Italeri #297 (Zvezda) ZIS-5
Cookie SewellKit Review: Italeri (Zvedza) 1/35 Scale Kit No. 297; ZIS-5 Soviet Truck; 160 parts (147 in grey styrene, seven in hard black vinyl, and six in clear styrene); price between $17 and $20
Advantages: Clean, useful moldings with all of the main parts of the ZIS truck portrayed; nice kit at reasonable price
Disadvantages: some softness to the moldings, typical "flat" mold assembly procedures
Recommendation: for any WWII diorama and Soviet Army fans
It is surprising to many people that the Soviet Army got through the Second World War with very few all-terrain trucks in its force. Considering the trouble that the Wehrmacht had with Russian steppes and muddy roads, one would think that the Soviets would have spent a higher amount of effort on developing them. Yet, for the most part of the war they did with the GAZ-AA and GAZ-AAA 4 x 2 and 6 x 4 light trucks, and the ZIS-5 and ZIS-6 4 x 2 and 6 x 4 medium trucks. They eventually solved their need for all-wheel drive trucks with the Lend Lease provided Studebaker US6 6 x 6 2 ½ tonner.
The ZIS-5 was the standard three metric ton cargo truck in use throughout the war, and met most Soviet needs very well. It was adapted into a long-body variant with more cargo capacity by adding a second driven axle to become the ZIS-6, half-track drive to become the ZIS-42, and a "box body" as the ZIS-44. A simplified wooden cab with flat fenders (ZIS-5V) was developed to speed production and often times this came with either one or no headlights.
Italeri's effort is the third ZIS-5 kit to hit the market, and as a point of reference, is midway between the other two in quality. To be perfectly honest, it is actually the simplified ZIS-5V version and not a ZIS-5. As noted, it is better than the first one to hit the market, the AER kit, but the molding quality is not as good as the SDS/FORT version from Ukraine. It is more complete, however, as the FORT model did not include any of the brake system which the AER and the Zvezda kits both include. In addition, the Zvezda kit also comes with two sets of number plate markings and a five-part figure of a driver. This figure is a very colorful sort with big mustache and curly hair, and if the directions can be believed, can be posed as either in the driver's seat or checking out the engine from a crouching position. If used, I suggest letting him do the driving.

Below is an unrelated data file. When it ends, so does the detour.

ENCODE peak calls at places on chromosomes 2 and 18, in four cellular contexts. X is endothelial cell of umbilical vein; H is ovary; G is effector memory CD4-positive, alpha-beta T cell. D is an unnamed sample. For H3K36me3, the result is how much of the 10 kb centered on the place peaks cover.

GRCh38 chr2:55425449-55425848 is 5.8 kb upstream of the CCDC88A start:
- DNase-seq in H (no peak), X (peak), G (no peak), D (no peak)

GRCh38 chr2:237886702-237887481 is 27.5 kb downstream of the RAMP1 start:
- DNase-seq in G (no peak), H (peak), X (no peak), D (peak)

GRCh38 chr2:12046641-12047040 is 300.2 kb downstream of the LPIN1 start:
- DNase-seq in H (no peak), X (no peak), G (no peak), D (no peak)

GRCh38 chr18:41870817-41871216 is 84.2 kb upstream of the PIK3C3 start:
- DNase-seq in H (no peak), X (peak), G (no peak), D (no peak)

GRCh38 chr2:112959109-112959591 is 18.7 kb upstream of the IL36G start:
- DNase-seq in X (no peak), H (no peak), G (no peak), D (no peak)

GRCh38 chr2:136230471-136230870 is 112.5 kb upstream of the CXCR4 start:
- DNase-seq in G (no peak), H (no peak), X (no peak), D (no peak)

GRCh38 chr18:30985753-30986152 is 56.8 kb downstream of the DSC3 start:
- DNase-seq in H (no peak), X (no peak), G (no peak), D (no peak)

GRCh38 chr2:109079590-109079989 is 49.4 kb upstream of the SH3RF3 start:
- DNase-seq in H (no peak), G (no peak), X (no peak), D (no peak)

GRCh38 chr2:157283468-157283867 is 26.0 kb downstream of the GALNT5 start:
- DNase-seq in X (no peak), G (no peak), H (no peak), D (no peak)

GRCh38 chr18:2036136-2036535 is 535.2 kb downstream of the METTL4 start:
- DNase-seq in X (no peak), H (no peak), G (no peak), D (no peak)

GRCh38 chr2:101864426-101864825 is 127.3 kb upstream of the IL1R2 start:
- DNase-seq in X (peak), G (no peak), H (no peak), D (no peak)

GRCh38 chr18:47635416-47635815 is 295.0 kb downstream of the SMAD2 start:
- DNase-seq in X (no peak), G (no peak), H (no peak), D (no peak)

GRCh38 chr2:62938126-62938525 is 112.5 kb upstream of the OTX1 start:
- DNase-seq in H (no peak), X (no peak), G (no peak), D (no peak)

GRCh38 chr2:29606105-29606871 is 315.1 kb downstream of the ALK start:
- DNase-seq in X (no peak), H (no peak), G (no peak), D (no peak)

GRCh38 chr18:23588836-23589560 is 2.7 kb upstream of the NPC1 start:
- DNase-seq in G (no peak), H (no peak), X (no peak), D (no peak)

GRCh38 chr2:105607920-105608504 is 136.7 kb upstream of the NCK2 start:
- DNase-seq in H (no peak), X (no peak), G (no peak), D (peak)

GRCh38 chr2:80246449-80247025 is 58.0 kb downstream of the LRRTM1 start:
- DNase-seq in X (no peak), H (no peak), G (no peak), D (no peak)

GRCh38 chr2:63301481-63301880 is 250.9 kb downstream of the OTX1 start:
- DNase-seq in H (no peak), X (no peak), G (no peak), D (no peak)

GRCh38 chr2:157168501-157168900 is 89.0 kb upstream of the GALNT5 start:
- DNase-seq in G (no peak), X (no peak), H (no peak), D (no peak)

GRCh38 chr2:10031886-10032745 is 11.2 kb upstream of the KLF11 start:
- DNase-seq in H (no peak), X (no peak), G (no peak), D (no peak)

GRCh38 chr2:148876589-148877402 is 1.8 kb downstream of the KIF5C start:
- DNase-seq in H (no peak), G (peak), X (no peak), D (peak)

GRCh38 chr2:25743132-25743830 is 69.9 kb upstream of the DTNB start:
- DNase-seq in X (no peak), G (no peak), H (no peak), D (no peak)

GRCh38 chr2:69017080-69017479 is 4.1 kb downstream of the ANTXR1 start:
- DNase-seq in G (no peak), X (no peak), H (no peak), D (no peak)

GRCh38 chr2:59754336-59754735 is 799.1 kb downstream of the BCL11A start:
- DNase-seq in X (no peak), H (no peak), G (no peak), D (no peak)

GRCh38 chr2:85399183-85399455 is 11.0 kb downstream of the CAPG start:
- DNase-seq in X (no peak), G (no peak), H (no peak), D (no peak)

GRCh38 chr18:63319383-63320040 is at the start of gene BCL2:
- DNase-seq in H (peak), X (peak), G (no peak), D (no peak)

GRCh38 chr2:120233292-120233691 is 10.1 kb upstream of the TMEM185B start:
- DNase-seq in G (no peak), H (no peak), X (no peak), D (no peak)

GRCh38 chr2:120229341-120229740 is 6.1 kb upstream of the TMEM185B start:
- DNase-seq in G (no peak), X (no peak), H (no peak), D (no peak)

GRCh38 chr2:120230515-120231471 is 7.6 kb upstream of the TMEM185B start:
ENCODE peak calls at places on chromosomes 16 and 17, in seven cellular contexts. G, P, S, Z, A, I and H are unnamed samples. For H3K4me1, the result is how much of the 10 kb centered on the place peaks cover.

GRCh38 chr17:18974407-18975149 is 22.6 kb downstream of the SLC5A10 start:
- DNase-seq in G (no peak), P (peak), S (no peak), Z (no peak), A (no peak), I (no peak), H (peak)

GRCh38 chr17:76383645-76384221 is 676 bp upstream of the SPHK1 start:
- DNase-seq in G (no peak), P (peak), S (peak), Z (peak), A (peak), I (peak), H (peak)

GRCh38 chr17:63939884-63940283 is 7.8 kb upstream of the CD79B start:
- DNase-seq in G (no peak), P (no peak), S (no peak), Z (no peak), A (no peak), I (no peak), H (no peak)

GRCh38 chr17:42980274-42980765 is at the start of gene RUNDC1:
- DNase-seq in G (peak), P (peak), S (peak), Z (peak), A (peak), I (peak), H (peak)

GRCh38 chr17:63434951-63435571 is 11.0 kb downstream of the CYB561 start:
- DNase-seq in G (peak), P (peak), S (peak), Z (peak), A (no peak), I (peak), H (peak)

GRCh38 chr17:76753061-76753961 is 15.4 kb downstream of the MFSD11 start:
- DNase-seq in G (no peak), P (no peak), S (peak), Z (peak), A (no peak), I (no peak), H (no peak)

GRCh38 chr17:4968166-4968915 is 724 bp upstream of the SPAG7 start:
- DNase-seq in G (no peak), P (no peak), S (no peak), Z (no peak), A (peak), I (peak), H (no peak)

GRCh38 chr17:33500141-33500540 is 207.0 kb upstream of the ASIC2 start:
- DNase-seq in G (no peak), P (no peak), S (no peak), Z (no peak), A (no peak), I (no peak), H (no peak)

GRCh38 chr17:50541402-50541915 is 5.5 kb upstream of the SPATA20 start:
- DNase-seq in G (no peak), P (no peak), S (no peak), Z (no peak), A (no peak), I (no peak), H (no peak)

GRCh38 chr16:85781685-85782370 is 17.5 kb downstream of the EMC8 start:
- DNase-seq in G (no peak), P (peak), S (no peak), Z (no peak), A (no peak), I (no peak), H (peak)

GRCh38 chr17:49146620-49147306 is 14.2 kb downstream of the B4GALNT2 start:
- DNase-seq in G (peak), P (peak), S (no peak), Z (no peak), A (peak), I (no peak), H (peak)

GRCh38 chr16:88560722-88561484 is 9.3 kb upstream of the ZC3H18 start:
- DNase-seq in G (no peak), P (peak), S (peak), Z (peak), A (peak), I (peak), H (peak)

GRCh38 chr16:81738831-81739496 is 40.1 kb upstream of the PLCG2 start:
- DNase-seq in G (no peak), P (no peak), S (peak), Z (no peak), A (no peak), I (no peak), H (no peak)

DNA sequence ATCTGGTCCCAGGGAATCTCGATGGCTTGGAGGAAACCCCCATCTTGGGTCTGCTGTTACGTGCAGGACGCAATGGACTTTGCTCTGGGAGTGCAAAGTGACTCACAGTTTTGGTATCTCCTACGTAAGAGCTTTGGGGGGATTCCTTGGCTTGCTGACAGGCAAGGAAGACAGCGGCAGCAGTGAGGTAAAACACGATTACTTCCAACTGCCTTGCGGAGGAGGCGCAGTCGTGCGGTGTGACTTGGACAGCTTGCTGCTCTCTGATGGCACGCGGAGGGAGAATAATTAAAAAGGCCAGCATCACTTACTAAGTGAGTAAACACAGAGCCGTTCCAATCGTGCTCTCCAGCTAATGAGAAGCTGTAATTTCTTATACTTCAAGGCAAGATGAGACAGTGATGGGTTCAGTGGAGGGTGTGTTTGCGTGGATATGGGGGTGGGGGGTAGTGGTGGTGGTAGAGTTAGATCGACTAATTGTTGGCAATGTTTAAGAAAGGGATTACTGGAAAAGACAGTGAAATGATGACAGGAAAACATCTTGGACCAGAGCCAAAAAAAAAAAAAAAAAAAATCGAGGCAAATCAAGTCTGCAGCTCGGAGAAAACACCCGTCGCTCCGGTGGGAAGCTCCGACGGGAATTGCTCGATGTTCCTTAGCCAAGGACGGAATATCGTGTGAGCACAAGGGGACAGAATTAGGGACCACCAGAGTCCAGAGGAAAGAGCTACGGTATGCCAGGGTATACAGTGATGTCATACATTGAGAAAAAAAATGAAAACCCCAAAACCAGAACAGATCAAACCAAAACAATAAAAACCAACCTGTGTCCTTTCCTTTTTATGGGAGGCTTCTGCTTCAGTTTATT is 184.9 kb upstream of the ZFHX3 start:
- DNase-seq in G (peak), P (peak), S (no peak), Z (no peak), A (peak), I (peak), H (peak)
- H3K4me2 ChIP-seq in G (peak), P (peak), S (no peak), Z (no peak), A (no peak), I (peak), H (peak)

Unlike the AER kit, which had miserable molding quality and suffered from parts which were too thin, incompletely molded, of loaded with ejector pins and sink marks, the Zvezda kit is pretty clean and sink-mark free. Parts breakdown and assembly is of the typical Eastern European "flat" mold layout, with a number of pieces (nine) needed to assemble the basic chassis. Happily, the prototype was redesigned in the V variant to use as little machine work as possible, so it lends itself easily to this sort of kit production. A complete engine is included, as is the option of leaving the side panels to the hood off so that it can be seen. Doors are also separate to permit optional positions. The cargo bed is clear, but most of the Soviet trucks were used for cargo and not troop transport, so that is pretty much on the money.
The painting directions show the entire truck being painted Soviet Army Green (FS34079) but for most Soviet trucks, the chassis was black and the upper works were painted green or ochre. The chassis included the wheels, axles, springs, running gear, and any additional items such as power takeoffs. The rest, including fuel tanks and tool boxes, were usually painted the overall color.
Overall, unless you really want a ZIS-5 with the steel cab, I suggest skipping the AER effort. If you want a quickly assembled and neat little model, the SDS/FORT kits are the best. But if you want an accurate version with some minor compromises, this kit is as good as they come.
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